Socioeconomic patterning of maternal prenatal smoking was stronger in the ALSPAC compared with the Pelotas cohort. Despite this difference in a key confounder, consistency in observed associations was found between these cohorts. In both cohorts, unadjusted, maternal smoking was associated with greater offspring hyperactivity, conduct/externalizing problems, and peer problems, but not with emotional/internalizing problems. After adjusting for confounders and paternal prenatal smoking, only the association with conduct/externalizing problems persisted in both cohorts (conduct problems in the ALSPAC cohort, odds ratio OR: 1.24 [95% confidence interval (CI): 1.07–1.46], p= .005; externalizing problems in the Pelotas cohort, OR:1.82 [95% CI:1.19–2.78], p=.005; ORs reflect ordinal ORs of maternal smokers having offspring with higher scores). Maternal smoking associations were stronger than paternal smoking associations, although statistical evidence for differences was weak in 1 cohort.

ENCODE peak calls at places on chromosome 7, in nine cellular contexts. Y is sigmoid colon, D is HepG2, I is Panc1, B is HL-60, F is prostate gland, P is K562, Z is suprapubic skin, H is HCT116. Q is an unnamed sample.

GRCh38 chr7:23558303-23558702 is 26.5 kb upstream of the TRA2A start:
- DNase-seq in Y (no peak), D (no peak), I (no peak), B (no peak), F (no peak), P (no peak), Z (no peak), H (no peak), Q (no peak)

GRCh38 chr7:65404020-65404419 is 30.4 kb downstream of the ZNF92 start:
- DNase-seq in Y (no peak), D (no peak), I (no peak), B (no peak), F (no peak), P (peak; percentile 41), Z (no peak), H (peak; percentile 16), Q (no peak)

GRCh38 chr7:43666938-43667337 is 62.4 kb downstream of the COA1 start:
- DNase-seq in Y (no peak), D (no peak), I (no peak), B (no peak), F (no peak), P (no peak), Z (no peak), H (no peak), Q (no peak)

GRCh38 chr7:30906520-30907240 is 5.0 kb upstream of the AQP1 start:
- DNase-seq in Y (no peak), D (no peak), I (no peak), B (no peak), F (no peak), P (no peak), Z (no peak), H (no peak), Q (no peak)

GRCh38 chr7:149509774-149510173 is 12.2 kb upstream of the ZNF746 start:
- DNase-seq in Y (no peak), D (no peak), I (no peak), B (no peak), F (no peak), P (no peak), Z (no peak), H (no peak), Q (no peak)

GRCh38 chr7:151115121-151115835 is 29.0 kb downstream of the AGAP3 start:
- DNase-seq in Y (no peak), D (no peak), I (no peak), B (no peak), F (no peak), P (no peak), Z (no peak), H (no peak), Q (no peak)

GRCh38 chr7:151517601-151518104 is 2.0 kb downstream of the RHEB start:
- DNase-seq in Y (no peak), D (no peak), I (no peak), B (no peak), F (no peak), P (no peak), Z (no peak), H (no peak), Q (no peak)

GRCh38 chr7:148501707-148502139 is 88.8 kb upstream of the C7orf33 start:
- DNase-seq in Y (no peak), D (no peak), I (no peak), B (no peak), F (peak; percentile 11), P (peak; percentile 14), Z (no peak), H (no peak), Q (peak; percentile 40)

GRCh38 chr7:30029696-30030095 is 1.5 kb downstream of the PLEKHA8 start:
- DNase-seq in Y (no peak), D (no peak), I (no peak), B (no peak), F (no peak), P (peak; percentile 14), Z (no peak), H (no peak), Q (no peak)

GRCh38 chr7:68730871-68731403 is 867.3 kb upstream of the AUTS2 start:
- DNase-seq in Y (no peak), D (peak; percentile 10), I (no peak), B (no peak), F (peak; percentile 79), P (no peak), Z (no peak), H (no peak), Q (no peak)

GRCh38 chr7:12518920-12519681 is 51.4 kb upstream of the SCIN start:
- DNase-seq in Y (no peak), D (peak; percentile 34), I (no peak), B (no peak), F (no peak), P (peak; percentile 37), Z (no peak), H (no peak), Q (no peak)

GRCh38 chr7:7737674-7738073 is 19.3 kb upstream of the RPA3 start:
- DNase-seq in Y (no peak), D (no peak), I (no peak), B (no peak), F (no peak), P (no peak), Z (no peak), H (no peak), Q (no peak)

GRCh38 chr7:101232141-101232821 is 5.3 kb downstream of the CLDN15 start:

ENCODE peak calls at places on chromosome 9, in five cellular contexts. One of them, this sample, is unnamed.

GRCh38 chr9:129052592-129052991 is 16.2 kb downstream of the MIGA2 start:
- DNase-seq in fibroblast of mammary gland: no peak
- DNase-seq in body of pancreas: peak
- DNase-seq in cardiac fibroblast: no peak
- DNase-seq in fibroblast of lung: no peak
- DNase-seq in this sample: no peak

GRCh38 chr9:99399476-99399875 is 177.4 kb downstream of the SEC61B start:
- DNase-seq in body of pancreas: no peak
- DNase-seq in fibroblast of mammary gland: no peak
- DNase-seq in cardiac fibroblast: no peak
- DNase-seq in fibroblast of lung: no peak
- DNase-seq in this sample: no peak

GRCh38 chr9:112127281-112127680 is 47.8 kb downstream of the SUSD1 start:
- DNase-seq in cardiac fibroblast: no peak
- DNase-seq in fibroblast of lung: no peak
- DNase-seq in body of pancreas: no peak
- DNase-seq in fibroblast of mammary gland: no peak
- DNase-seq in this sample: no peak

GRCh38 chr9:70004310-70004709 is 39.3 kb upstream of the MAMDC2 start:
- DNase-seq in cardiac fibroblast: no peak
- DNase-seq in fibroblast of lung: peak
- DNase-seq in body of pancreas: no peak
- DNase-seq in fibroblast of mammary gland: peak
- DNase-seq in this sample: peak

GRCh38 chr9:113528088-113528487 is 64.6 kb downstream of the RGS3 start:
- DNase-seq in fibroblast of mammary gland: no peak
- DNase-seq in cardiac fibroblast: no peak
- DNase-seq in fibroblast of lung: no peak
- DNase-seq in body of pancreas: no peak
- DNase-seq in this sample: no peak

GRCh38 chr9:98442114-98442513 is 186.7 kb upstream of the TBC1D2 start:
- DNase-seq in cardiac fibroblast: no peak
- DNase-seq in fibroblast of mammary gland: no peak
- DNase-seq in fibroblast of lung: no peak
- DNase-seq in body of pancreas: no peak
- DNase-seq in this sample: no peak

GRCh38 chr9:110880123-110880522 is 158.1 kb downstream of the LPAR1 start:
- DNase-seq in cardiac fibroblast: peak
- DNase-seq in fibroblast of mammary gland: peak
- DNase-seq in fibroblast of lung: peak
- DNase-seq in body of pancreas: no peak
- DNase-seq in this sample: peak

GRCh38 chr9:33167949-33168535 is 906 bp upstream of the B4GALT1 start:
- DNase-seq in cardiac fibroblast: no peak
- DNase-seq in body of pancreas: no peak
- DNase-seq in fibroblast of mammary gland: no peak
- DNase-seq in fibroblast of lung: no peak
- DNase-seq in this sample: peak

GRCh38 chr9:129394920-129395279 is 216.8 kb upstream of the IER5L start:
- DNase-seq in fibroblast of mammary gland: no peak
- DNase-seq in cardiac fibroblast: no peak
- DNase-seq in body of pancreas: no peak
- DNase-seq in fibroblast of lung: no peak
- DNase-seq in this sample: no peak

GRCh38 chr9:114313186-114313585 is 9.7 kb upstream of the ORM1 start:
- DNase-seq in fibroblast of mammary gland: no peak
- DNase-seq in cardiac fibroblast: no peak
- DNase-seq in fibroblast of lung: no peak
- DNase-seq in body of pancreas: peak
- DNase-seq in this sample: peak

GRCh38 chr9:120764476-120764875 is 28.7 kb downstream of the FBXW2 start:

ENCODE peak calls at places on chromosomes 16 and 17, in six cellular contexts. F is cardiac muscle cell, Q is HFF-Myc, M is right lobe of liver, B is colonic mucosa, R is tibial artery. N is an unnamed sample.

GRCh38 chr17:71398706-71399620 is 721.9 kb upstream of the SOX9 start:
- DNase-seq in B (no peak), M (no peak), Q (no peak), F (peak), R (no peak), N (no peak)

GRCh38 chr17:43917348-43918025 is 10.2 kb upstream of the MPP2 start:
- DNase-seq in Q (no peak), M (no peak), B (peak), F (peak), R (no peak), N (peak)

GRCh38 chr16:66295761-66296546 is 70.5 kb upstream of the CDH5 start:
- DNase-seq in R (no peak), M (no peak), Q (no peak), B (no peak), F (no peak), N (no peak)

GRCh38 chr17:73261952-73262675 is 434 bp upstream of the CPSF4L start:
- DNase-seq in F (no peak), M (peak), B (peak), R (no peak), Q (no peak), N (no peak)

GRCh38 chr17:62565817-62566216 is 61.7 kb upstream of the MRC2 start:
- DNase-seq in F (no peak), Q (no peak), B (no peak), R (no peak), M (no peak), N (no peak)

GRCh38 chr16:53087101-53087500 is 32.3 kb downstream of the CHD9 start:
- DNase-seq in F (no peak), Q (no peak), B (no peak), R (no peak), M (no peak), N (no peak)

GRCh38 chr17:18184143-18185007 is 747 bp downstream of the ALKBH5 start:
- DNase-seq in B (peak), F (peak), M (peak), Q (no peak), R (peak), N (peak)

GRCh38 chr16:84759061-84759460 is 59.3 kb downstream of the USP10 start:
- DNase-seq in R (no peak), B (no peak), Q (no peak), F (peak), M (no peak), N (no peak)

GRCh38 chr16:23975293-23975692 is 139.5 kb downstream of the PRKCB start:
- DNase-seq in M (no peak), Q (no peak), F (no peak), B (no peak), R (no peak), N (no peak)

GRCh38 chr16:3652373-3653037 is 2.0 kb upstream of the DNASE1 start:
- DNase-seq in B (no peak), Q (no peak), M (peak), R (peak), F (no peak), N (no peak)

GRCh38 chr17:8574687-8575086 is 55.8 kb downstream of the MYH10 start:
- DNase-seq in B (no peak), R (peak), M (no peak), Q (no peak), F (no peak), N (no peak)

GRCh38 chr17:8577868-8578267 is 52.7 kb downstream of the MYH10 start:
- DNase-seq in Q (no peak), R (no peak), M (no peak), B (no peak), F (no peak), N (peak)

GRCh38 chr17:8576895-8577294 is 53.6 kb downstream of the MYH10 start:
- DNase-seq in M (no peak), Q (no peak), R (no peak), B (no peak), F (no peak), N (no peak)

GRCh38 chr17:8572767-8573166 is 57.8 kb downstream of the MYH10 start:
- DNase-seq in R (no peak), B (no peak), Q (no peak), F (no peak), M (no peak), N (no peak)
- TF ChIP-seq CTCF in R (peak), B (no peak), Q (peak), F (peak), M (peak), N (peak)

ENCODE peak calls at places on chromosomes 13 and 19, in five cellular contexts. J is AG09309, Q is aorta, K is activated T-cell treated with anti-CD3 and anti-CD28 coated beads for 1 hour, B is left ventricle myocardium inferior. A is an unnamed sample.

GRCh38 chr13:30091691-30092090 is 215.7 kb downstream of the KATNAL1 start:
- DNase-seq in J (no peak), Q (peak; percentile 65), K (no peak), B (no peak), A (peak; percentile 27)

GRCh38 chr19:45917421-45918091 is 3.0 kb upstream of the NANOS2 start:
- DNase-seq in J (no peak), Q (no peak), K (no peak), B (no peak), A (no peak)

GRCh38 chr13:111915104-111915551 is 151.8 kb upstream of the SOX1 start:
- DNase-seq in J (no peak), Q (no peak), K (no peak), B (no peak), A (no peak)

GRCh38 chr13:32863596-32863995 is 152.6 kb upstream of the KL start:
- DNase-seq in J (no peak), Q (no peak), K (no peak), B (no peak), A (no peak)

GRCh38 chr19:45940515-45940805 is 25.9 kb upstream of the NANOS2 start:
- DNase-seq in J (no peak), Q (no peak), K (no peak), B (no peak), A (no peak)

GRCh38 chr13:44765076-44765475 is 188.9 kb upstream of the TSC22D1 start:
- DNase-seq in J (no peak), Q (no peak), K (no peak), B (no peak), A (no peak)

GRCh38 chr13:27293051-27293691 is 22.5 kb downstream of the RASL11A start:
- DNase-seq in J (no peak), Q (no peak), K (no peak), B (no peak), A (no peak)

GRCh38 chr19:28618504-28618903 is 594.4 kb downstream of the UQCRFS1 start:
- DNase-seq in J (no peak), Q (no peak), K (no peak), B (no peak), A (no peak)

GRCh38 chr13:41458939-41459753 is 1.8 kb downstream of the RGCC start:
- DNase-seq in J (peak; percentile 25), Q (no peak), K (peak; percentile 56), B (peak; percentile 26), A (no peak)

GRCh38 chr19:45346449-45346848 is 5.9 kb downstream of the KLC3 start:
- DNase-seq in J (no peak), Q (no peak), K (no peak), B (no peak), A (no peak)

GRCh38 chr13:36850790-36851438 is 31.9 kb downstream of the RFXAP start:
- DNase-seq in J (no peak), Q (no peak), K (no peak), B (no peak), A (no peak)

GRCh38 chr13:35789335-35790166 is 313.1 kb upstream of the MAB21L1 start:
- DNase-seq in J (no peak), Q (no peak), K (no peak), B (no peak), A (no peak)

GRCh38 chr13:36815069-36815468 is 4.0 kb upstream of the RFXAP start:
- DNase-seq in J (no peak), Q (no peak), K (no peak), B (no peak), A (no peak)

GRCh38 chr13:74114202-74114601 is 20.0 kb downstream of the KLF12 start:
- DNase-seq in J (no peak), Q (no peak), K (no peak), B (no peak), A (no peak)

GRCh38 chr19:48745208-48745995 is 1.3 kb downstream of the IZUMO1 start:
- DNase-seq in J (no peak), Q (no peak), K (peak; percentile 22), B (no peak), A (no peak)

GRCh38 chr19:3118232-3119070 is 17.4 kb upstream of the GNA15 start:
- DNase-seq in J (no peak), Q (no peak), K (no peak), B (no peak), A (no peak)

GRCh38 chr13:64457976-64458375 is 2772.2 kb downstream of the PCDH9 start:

Evidence from 4 approaches suggests a possible intrauterine effect of maternal smoking on offspring conduct/externalizing problems.
PMCID: PMC3605780  PMID: 20587678
ALSPAC; Pelotas; prenatal smoking; child; behavioral problems; developmental origins
3.  Maternal smoking during pregnancy and offspring trajectories of height and adiposity: comparing maternal and paternal associations 
Background Maternal smoking during pregnancy is associated with reduced offspring birth length and has been postulated as a risk factor for obesity. Causality for obesity is not established. Causality is well-supported for birth length, but evidence on persistence of height deficits is inconsistent.